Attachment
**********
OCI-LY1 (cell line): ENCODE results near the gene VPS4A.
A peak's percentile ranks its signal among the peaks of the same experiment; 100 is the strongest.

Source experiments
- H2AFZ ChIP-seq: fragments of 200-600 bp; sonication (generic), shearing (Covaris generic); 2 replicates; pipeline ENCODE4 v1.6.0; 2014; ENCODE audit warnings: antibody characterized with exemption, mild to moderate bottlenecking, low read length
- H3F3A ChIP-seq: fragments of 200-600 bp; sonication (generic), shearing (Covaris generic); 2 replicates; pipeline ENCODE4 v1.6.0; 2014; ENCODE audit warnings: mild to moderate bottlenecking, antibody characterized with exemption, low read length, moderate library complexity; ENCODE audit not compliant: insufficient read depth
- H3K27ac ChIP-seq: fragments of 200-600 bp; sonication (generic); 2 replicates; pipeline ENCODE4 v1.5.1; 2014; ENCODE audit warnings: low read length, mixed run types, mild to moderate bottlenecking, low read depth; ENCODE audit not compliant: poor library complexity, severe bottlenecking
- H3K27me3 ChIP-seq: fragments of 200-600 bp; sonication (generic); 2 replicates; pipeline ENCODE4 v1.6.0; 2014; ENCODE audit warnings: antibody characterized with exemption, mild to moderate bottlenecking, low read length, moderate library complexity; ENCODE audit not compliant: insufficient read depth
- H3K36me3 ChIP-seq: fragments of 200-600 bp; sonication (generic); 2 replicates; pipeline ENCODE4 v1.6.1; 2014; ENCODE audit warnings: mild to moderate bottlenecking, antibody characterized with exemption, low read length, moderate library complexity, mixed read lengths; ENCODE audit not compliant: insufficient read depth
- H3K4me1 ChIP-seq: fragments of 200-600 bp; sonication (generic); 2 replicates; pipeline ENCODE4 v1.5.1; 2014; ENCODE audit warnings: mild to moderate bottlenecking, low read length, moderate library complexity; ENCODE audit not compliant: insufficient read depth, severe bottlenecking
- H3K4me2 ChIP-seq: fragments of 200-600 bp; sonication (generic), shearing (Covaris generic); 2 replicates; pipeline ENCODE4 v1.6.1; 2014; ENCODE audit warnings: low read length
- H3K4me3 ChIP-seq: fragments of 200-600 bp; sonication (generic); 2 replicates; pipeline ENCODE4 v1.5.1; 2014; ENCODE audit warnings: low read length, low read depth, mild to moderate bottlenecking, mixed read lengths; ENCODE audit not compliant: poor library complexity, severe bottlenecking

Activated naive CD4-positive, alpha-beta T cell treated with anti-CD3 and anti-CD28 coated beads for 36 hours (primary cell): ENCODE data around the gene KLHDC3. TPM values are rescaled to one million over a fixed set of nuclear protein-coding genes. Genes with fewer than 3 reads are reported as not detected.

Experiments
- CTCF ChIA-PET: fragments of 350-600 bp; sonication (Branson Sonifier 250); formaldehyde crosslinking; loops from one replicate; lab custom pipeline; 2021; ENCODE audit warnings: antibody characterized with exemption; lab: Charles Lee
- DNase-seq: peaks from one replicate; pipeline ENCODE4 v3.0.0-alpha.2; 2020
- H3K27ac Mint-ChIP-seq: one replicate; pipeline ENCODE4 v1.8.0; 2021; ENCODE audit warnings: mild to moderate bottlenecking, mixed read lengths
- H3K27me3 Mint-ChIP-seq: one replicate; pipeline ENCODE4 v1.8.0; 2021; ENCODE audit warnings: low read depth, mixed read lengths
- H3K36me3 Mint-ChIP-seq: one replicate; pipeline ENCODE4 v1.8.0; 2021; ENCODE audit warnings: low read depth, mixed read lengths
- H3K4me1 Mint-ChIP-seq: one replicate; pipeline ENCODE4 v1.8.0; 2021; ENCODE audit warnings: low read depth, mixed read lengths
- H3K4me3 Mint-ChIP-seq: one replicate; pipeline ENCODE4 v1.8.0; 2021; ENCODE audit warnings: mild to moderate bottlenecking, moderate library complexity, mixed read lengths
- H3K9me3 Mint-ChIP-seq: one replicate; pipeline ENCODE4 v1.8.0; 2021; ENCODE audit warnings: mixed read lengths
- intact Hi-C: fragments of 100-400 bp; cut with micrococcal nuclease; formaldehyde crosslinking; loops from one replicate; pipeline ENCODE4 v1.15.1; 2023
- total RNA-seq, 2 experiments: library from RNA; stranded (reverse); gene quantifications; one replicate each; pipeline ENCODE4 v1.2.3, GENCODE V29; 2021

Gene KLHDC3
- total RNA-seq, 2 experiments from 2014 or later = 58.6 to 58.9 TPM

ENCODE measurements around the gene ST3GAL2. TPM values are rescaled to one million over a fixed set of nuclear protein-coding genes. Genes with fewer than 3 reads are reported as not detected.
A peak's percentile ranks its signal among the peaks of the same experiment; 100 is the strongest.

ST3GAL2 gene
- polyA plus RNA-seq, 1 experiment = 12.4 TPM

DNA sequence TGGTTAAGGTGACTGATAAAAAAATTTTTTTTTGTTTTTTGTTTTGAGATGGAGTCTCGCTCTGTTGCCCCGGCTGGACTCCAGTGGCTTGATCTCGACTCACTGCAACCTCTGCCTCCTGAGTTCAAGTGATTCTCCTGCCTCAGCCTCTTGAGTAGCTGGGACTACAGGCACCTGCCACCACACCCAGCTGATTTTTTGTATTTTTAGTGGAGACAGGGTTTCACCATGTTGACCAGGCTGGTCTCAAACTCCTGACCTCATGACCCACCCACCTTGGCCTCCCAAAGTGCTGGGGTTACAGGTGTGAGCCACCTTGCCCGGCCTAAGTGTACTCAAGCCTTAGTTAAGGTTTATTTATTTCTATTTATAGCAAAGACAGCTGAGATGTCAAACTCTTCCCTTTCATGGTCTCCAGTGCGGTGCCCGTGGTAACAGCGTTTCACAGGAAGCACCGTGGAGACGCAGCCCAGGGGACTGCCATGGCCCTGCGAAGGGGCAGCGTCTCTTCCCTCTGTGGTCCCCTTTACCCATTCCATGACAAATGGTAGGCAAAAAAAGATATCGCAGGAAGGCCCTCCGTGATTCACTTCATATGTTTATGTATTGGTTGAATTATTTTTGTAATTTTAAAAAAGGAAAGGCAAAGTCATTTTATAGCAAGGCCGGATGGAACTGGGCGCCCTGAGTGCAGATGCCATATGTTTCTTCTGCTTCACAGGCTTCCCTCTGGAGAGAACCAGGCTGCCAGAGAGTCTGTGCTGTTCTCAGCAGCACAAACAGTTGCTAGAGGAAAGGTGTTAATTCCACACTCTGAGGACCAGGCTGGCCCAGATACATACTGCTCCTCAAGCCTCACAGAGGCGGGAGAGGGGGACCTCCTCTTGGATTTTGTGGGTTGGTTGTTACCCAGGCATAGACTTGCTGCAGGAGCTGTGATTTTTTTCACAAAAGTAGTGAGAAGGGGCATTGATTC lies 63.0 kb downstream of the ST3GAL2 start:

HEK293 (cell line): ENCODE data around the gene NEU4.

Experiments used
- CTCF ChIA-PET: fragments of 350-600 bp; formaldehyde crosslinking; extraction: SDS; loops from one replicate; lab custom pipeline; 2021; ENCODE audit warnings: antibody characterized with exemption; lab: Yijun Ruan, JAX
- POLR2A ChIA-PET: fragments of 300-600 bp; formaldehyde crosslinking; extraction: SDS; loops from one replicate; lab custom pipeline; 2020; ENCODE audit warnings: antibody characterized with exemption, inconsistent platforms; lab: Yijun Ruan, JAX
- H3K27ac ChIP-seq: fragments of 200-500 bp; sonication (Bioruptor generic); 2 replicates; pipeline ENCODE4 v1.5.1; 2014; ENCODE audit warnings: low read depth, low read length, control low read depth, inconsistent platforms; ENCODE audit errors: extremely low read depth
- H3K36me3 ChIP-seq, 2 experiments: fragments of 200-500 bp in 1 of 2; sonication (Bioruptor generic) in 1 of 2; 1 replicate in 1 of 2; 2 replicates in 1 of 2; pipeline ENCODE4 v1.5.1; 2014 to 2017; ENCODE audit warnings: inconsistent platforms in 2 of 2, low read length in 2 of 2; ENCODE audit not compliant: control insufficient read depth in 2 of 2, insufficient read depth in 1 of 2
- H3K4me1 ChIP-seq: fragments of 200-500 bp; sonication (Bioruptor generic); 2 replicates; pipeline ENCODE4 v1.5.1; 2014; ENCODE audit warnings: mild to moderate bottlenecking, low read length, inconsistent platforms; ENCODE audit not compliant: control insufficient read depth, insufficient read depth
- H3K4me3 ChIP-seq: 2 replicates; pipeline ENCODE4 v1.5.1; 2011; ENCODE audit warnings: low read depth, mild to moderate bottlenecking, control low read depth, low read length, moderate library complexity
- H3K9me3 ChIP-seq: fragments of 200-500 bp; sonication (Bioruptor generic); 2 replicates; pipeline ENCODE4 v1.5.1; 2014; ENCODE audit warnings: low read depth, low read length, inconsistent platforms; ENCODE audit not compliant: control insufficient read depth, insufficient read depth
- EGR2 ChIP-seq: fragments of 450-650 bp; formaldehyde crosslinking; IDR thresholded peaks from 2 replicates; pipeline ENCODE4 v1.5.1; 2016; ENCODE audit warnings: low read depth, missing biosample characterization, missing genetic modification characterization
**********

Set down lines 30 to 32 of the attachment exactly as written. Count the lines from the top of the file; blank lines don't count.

DNA sequence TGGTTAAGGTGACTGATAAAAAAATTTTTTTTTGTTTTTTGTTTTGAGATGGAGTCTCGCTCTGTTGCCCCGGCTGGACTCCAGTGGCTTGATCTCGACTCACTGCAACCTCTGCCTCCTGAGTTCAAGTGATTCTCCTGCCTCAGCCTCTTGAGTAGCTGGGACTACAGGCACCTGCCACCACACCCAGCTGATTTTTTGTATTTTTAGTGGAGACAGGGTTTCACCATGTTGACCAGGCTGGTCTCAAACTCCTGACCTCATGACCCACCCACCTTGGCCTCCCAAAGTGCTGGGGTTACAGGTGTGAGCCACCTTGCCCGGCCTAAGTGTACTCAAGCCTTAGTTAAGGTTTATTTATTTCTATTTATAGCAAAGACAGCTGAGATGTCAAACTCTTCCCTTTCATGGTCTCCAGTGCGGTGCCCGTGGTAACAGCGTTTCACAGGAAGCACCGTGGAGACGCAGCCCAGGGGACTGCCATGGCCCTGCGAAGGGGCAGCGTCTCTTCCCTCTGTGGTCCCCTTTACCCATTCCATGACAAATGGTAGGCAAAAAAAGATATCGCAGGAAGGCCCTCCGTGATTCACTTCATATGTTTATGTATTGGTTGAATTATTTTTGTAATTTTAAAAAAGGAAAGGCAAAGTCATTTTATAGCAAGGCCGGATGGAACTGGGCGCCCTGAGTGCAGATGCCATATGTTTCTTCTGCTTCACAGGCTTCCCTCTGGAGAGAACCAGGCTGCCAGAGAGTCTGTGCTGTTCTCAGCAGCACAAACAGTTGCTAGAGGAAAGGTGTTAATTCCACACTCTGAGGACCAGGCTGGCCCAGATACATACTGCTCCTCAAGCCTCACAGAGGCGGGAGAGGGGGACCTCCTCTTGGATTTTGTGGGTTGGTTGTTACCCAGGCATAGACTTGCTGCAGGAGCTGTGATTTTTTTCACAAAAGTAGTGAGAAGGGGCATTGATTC lies 63.0 kb downstream of the ST3GAL2 start:

HEK293 (cell line): ENCODE data around the gene NEU4.

Experiments used